BMP seeks donations to boost downtown Midd activities
MIDDLEBURY — For the first time in its history, the Better Middlebury Partnership (BMP) is asking for out-of-town donations to help subsidize the special holiday and recreational events — like the annual Spooktacular and WinterFest — that county residents have come to enjoy through the years.
The BMP’s financial crunch has become more acute in recent years because it has had to drop a few popular fundraising events that have been key in underwriting its annual slate of activities. Chief among the fundraiser casualties was the annual Vermont Chili Fest, which attracted 40-50 chefs and thousands of hungry visitors to the county’s shire town each February. But BMP officials in 2017 made the difficult decision to at least temporarily shelve Chili Fest, citing a shrinking downtown footprint (due to the ongoing rail bridges project) and burnout experienced by some of the regular entrants.
Midd Summer Fest was another fun moneymaker for the BMP and local nonprofits. The annual August tradition brought crowds to the Marble Works complex to enjoy music and some of Vermont’s finest beer, wine, cider, cheese and other products.
But Summer Fest was very reliant on a huge volunteer effort that couldn’t be sustained, according to BMP Executive Director Karen Duguay. And the event soon spawned many imitators throughout the state, thus diluting interest.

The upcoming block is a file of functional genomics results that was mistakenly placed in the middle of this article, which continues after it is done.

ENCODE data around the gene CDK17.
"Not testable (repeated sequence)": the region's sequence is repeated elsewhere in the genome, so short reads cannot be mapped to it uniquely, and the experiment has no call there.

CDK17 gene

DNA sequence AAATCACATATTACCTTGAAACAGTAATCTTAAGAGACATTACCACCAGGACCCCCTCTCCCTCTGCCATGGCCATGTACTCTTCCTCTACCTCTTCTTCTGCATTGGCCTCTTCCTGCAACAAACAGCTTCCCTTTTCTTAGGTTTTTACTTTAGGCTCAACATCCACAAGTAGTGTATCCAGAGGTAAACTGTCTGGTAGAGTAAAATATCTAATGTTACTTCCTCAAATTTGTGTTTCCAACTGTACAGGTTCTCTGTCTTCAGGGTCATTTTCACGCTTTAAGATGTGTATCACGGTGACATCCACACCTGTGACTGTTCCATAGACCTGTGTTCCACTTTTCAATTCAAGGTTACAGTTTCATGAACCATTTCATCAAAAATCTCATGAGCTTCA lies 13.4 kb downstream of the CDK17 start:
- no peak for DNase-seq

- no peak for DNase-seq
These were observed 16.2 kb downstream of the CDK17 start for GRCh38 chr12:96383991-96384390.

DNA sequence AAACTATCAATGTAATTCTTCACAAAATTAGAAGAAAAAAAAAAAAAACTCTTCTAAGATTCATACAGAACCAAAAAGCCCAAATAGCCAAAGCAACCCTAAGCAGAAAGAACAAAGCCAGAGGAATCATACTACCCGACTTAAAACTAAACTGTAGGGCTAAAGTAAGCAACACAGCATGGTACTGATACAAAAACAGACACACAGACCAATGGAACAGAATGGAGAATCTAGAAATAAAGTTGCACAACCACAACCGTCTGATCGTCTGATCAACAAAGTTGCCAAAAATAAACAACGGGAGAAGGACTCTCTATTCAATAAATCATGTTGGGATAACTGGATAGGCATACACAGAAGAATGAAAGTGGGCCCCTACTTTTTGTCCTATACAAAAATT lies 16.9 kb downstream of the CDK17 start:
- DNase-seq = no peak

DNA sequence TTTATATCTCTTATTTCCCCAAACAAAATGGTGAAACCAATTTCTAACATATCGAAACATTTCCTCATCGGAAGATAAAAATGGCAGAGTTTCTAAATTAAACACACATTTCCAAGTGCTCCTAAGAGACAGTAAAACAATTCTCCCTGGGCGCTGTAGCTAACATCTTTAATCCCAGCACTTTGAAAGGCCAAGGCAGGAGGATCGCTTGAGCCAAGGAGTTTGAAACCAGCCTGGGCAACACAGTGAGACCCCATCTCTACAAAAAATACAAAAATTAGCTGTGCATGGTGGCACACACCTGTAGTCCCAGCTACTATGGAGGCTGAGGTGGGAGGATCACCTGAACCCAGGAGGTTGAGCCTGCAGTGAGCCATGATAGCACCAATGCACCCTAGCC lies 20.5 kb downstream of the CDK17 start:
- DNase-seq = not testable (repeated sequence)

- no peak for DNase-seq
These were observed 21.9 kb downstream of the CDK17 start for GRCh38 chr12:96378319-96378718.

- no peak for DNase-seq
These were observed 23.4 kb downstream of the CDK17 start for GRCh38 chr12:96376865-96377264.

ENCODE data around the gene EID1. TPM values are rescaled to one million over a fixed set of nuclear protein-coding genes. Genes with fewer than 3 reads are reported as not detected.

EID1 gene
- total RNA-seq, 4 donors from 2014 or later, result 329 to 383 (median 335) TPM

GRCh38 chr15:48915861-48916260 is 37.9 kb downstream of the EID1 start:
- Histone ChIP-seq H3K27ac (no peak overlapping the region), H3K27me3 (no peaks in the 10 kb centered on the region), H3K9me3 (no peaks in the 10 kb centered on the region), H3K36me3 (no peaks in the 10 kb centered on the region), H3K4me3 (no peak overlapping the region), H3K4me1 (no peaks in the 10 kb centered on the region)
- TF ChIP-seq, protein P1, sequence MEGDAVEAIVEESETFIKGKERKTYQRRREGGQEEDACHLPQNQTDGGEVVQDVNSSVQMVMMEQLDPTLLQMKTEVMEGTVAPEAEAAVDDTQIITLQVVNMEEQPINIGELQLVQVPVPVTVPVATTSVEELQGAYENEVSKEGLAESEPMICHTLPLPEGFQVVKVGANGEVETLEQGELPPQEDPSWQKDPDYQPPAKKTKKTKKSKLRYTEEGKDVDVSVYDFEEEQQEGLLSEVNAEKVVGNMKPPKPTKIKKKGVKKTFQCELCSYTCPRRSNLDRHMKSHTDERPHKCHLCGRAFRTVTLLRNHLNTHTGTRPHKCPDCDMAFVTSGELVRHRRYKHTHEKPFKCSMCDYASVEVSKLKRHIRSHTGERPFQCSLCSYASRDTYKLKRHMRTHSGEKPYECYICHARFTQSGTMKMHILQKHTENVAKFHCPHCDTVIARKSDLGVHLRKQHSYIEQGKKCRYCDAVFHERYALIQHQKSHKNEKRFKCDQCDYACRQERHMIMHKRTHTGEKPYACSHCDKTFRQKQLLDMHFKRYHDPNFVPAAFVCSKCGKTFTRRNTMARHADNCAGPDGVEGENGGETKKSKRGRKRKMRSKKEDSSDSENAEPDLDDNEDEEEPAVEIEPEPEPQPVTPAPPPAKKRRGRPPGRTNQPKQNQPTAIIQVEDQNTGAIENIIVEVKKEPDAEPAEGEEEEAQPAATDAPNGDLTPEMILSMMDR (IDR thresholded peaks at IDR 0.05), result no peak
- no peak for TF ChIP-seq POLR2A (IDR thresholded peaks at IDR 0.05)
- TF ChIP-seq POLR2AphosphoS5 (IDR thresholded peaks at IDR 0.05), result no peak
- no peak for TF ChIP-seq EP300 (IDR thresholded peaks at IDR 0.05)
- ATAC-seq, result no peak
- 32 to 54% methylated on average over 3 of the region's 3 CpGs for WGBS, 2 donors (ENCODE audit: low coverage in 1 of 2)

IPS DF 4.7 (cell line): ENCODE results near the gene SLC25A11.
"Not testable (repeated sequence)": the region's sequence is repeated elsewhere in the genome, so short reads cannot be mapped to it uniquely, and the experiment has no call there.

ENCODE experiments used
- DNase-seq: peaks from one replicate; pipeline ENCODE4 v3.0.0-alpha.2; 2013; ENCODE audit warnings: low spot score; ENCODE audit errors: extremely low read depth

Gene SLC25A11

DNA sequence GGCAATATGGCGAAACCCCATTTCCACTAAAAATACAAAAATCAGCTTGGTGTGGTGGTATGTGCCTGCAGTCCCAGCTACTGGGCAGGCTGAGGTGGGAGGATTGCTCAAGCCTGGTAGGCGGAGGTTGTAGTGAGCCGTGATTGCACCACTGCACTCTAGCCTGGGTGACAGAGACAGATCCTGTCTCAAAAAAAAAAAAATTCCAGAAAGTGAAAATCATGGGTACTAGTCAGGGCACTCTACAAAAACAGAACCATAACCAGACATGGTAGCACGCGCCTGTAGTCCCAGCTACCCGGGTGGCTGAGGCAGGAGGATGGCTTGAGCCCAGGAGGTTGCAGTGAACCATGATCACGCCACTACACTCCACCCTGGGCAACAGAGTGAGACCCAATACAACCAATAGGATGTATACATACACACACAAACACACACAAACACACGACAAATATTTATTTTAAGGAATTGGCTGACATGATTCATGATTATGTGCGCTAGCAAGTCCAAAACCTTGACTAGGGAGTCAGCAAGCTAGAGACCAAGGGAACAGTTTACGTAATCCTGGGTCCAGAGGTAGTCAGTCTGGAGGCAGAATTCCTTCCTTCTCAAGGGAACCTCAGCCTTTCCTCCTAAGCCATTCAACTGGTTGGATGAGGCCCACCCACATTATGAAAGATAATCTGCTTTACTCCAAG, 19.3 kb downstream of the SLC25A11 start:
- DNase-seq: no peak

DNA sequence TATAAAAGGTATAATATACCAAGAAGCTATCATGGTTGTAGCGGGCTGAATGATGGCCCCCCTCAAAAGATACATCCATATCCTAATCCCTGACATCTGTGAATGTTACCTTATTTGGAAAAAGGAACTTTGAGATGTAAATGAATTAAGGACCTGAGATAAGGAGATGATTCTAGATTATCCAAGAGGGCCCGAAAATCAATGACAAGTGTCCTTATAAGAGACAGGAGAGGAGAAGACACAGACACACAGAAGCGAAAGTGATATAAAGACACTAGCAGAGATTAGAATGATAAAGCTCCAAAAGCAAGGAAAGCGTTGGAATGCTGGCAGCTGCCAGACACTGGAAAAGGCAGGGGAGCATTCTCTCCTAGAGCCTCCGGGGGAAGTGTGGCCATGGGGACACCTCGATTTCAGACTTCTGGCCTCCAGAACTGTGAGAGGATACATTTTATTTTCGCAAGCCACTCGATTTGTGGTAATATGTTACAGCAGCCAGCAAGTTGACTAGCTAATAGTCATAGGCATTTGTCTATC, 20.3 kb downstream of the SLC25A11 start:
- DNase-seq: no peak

“When it started, there were only a few festivals like it, and when it ended a few years later, there was one like it every weekend,” Duguay noted.
So in addition to losing these popular local events, the BMP lost cash flow for other programming aimed at giving people interesting diversions while supporting area merchants. Specifically, revenues from the Chili Fest and Midd Summer Fest was used to bankroll the Very Merry Middlebury slate of activities that each December bring hundreds of people to a festive downtown to enjoy extended store hours, caroling, meetings with Santa, and generous giveaways. Duguay placed the Very Merry Middlebury costs at $8,000.
The BMP dipped into its savings last year to float Very Merry Middlebury 2018, but it has no more reserves to underwrite the 2019 edition. So BMP leaders have agreed to dip into the organization’s operating budget to make sure there’s a Very Merry 2019, and will work to backfill that layout during the coming months.
“We’re just kicking the can down the road,” Duguay said of the current money woes.